Education and health at $512m and $1.5bn respectively are the two main reasons for the ‘almost’ in front of Bill English’s ‘zero’ Budget for 2012.
The Government has been signalling since the election that it wishes to improve the performance of New Zealand’s schools and provide more support for health services.
Today’s announcements come as no surprise:
- Disability services will receive the greatest amount of new spending with $132.7m for the sector to include home and community support, residential support and assistance such as wheelchairs, hearing aids and hoists.
- $48m over four years to increase the number of elective operations by at least 4,000 per year and $16m for new IT systems to speed up test results.
- $33m over four years to provide patients with faster access to cancer specialists and treatment.
- $20.5m to maternity services and PlunketLine and WellChild.
- Up to $1bn on redeveloping Christchurch’s schools and tertiary education infrastructure.
- $83m boost in operating grants given to schools.
- $60m to improve the quality of teachers and principals.
- $51m for ultrafast broadband (UFB) in schools.
- $7.6m over the next four years will be spent creating Enviroschools.
- $48m to increase participation in early childhood education to 98 percent.
The health spending will be partly funded by increasing the prescription charge from $3 to $5, the first rise to prescription prices in 20 years. This is forecast to raise $20m in the first year and $40m in subsequent years. It is reflective of the wider Government approach: a focus on a suite of minor revenues and expenditure savings which, collectively, fund the major initiatives.
Welfare has received ‘spend to save’ funding to implement the first phase of the announced reforms. Budget 2012 has provided $287.5m over the next four years and this is expected to be supplemented with a further $232.5m in Budget 2013. The Ministry of Social Development are required to deliver $1bn of savings over four years through the reforms, from the annual welfare spend of $7.6bn.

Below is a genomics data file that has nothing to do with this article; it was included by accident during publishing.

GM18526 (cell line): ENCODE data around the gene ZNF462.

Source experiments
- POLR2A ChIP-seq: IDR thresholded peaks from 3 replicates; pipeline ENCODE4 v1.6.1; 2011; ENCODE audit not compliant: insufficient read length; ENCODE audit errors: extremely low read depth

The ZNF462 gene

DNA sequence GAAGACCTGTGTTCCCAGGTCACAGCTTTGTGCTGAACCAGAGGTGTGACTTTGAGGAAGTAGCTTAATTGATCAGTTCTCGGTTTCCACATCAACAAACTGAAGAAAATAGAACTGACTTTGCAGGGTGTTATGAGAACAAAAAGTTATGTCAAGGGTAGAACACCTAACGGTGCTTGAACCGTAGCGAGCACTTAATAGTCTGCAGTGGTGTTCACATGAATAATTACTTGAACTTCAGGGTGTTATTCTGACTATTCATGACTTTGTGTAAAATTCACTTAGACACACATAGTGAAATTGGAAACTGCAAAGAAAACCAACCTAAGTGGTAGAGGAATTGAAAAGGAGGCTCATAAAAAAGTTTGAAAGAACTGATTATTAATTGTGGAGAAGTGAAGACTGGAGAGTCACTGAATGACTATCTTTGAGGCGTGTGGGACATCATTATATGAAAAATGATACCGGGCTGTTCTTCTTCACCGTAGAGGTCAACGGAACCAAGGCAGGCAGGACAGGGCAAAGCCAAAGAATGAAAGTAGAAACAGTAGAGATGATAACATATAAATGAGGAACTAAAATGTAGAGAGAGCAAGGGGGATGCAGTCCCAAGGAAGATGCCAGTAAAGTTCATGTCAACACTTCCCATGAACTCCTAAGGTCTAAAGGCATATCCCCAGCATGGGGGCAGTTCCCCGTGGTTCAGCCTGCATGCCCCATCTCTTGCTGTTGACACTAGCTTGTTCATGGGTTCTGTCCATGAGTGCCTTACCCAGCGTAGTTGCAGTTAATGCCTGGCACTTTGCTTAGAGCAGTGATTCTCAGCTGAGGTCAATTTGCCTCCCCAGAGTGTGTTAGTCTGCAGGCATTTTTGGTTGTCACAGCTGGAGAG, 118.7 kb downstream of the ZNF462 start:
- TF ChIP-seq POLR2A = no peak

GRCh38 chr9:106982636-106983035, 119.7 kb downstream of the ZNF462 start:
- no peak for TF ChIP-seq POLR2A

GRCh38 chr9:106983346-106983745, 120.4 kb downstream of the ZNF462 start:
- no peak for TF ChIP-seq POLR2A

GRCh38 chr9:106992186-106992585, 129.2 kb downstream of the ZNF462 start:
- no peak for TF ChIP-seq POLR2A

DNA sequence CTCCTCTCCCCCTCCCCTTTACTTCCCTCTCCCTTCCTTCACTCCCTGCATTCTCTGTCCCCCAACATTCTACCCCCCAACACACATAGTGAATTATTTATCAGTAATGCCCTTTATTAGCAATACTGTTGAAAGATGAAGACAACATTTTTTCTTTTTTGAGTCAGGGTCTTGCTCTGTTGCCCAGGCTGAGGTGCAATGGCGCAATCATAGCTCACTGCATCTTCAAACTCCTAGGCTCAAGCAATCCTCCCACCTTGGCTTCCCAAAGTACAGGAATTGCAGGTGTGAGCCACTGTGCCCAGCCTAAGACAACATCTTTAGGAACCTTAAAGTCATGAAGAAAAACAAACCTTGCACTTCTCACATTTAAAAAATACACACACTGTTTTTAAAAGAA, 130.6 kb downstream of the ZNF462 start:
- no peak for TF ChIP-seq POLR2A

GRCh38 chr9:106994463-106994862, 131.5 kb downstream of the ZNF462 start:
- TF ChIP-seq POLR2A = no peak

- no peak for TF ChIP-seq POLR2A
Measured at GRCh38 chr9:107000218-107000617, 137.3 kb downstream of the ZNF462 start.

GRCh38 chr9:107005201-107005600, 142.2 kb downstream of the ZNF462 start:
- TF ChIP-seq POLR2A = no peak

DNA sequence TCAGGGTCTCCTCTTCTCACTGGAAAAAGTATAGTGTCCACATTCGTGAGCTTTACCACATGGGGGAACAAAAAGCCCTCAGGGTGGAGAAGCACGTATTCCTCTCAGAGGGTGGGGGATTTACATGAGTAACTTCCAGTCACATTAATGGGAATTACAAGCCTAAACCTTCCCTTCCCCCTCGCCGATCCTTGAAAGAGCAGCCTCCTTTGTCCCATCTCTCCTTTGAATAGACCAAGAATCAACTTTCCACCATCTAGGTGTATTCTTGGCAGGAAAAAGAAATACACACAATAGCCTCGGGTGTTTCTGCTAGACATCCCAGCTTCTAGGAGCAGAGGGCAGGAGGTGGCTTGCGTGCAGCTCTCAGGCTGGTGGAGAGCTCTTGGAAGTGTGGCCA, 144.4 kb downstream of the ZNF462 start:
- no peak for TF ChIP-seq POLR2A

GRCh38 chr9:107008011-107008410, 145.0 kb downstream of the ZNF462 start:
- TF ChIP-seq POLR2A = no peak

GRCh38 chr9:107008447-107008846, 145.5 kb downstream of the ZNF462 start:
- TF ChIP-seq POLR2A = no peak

The reforms were a key part of National’s election promises and are intended to turn the welfare system into one which helps people into work and supports the vulnerable.
The Government has stated it is concerned with long-term welfare dependency and inter-generational dependency. The reforms will see extra investment and intensive case management focused on beneficiaries who are more likely to rejoin the workforce, in an attempt to avoid the benefit costs that will otherwise accrue over the long-term.
Changes have already been announced such as new expectations of when sole parents will rejoin the workforce and a new work focused benefit called Jobseeker Support. Budget 2012 has provided funding to support the implementation of the reforms:
- More support for early childhood care – $80m.
- Dedicated Work and Income staff to support those on the Jobseekers allowance and sole parents into work.
- Support for unemployed youth to help them gain the skills they need to participate in the workforce: budgeting and parenting courses, youth providers working across both the education and welfare systems and $37.7m for tertiary-based training.
- $104m for the Social Housing Fund to support community housing groups and $11m for insulating homes.
New Zealand has some of the highest incarceration rates among developed countries. We were pleased to see the Government is taking a sophisticated approach to the justice sector through additional spending on early intervention.
$65 million over the next four years will be spent on programmes to reduce reoffending - more drug and alcohol treatment, more prisoner education and employment training and more community support provided by probation officers. The new programmes are all part of the plan to reach the Prime Minister’s target to reduce reoffending by 25 percent in five years. A focus on supporting offenders to improve their lives will bring substantial social outcomes and long term should reduce the fiscal cost of the justice system.